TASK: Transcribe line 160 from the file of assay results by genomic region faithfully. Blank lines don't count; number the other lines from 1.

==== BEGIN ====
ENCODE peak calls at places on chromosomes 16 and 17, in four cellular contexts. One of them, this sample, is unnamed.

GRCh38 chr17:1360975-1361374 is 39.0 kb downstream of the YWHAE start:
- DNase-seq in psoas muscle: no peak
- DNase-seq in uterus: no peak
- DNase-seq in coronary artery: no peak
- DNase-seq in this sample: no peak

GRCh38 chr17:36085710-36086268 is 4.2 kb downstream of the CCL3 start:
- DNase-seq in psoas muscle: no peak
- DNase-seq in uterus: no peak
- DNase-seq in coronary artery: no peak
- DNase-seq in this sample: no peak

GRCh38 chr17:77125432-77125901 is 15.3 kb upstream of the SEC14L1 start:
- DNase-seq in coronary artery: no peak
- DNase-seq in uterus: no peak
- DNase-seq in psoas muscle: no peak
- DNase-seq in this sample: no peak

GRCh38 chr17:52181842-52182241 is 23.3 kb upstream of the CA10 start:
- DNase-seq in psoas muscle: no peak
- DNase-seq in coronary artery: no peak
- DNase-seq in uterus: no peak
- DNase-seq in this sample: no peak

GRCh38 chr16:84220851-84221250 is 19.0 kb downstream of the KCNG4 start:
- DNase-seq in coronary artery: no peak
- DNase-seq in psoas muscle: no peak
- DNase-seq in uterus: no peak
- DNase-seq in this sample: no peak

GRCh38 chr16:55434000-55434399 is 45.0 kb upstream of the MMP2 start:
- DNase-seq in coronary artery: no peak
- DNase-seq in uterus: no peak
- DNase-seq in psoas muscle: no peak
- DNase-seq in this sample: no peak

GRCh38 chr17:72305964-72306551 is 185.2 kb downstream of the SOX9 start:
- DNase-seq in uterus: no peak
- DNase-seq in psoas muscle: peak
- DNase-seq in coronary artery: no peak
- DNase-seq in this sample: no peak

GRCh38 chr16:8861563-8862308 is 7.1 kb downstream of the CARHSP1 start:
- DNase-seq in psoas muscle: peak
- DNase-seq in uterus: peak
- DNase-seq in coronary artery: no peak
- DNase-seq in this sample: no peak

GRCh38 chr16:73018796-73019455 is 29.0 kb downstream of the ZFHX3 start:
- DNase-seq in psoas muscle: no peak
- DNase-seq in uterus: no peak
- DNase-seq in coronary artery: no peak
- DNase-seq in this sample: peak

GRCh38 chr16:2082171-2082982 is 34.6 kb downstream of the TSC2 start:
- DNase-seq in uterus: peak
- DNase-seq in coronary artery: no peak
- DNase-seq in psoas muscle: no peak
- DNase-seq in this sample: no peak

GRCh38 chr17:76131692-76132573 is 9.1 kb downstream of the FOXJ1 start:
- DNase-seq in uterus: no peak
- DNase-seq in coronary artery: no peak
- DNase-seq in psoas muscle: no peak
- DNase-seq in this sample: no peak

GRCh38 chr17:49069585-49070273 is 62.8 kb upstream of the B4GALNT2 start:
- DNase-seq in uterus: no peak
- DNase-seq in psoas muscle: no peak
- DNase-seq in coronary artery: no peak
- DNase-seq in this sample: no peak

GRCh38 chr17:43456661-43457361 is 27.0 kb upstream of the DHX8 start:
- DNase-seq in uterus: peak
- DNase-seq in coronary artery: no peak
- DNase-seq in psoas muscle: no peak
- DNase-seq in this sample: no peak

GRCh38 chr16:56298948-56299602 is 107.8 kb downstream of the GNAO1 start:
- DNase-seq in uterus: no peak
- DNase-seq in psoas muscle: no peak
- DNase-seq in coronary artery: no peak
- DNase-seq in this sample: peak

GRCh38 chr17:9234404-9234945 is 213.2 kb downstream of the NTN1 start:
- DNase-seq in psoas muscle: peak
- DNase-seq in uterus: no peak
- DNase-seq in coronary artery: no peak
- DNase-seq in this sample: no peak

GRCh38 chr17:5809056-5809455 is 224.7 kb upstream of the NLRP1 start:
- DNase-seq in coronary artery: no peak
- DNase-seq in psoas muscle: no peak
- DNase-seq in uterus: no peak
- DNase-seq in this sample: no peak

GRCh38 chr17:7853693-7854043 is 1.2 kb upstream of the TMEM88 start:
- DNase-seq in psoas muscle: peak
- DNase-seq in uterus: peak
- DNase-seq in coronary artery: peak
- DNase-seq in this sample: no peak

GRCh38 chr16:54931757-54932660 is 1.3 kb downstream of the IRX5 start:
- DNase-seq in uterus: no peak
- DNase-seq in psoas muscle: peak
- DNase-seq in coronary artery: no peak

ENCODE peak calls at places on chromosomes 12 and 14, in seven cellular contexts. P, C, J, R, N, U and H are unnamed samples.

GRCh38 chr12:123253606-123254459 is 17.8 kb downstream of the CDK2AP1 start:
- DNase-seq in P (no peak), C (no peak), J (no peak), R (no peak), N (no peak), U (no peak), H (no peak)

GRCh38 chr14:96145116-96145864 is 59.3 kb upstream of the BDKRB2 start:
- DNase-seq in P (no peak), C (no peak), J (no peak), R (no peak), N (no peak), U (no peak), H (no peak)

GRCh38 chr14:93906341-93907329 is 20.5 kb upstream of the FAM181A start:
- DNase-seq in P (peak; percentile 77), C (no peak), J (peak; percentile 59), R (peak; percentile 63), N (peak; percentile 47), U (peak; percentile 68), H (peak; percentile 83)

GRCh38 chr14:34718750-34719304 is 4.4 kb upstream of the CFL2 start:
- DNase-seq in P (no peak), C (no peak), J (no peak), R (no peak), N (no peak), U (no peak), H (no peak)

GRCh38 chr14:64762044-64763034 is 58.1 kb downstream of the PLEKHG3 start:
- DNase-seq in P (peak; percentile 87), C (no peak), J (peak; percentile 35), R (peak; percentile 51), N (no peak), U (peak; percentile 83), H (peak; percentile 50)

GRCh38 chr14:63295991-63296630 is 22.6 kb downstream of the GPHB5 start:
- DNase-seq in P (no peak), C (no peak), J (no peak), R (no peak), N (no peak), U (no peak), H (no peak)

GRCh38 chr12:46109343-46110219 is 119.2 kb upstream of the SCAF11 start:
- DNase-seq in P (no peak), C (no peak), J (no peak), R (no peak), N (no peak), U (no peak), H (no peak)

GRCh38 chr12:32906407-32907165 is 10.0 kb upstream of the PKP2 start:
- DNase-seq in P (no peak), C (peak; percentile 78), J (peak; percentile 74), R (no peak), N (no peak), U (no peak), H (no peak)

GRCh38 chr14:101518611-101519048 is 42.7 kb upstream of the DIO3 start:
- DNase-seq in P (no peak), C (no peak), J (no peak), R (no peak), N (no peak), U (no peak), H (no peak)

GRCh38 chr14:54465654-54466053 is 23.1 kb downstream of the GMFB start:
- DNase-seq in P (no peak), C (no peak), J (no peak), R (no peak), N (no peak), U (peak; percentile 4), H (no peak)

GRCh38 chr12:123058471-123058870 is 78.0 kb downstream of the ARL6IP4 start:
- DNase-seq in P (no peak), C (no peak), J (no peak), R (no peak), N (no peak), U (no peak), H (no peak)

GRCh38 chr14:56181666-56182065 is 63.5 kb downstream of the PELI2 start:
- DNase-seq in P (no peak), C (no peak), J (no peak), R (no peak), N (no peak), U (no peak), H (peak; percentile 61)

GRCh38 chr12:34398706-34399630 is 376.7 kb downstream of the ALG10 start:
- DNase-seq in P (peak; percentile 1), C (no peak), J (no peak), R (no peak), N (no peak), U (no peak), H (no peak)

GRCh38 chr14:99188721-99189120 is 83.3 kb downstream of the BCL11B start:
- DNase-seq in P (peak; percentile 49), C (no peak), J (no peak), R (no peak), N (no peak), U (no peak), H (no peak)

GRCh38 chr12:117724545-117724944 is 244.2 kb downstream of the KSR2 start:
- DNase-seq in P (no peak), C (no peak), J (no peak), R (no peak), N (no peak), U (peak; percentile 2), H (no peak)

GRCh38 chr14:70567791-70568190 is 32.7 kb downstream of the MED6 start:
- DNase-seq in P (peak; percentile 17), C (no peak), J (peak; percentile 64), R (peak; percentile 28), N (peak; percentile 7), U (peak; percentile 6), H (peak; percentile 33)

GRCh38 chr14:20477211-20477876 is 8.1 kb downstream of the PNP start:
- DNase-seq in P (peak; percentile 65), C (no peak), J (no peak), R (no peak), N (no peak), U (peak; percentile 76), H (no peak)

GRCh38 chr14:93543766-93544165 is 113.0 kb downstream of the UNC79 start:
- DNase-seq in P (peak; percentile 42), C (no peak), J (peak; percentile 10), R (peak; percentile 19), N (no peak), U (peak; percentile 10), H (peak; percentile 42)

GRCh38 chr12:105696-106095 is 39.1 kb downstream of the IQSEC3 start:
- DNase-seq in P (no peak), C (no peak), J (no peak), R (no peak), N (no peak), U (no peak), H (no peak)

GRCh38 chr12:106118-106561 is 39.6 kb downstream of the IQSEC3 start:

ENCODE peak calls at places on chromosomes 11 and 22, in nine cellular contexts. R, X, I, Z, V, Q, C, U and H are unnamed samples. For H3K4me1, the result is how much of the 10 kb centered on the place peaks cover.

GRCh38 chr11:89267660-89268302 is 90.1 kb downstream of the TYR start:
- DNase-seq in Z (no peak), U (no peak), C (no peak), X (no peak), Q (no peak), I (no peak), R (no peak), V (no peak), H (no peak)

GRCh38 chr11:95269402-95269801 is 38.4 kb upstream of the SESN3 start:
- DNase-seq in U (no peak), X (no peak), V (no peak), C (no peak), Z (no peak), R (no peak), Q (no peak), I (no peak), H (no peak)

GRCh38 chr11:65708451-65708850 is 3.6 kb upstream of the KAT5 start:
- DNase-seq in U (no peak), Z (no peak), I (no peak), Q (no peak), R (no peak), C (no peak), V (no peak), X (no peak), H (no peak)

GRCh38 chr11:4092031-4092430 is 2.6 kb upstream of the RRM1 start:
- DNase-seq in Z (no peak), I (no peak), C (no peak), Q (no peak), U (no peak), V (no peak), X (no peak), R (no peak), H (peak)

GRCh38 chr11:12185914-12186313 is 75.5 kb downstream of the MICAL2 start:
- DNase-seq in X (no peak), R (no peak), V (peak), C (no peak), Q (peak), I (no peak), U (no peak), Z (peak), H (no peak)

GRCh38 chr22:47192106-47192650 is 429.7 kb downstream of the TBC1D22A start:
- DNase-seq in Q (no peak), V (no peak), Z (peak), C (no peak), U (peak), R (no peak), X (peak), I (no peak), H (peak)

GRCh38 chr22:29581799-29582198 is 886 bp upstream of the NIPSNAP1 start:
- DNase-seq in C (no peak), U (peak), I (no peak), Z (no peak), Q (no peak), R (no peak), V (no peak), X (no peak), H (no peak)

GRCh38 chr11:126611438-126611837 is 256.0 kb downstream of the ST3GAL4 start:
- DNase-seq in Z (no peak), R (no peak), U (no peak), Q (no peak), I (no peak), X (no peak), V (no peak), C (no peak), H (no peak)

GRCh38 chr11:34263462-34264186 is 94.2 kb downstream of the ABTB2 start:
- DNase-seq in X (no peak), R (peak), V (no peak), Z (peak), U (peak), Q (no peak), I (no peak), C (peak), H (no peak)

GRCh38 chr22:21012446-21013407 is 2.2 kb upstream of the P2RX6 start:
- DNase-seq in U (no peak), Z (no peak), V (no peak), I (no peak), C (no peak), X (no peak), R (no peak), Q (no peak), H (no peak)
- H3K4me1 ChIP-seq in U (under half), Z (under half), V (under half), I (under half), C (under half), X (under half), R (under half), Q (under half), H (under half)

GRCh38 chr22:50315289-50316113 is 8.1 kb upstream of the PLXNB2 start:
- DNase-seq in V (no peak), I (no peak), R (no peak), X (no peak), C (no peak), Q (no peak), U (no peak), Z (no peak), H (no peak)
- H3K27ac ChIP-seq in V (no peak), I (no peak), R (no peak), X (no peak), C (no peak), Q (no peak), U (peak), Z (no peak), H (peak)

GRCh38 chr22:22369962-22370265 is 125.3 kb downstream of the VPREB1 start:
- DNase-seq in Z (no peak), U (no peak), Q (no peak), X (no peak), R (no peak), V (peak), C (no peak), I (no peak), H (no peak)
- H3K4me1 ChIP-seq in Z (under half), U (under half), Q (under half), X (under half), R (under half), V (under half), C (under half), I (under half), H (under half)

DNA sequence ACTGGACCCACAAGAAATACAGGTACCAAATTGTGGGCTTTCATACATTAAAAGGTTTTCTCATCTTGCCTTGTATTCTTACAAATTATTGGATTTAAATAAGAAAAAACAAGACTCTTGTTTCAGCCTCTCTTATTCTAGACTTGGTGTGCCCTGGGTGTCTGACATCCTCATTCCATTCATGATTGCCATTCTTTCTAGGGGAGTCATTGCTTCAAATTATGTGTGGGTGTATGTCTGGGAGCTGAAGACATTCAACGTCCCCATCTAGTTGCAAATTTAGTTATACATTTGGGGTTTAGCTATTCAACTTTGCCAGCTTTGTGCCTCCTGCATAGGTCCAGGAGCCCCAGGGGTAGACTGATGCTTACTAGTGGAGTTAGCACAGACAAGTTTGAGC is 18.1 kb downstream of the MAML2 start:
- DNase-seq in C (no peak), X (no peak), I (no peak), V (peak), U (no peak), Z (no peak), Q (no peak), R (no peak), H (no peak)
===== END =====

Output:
- DNase-seq in C (no peak), X (no peak), I (no peak), V (peak), U (no peak), Z (no peak), Q (no peak), R (no peak), H (no peak)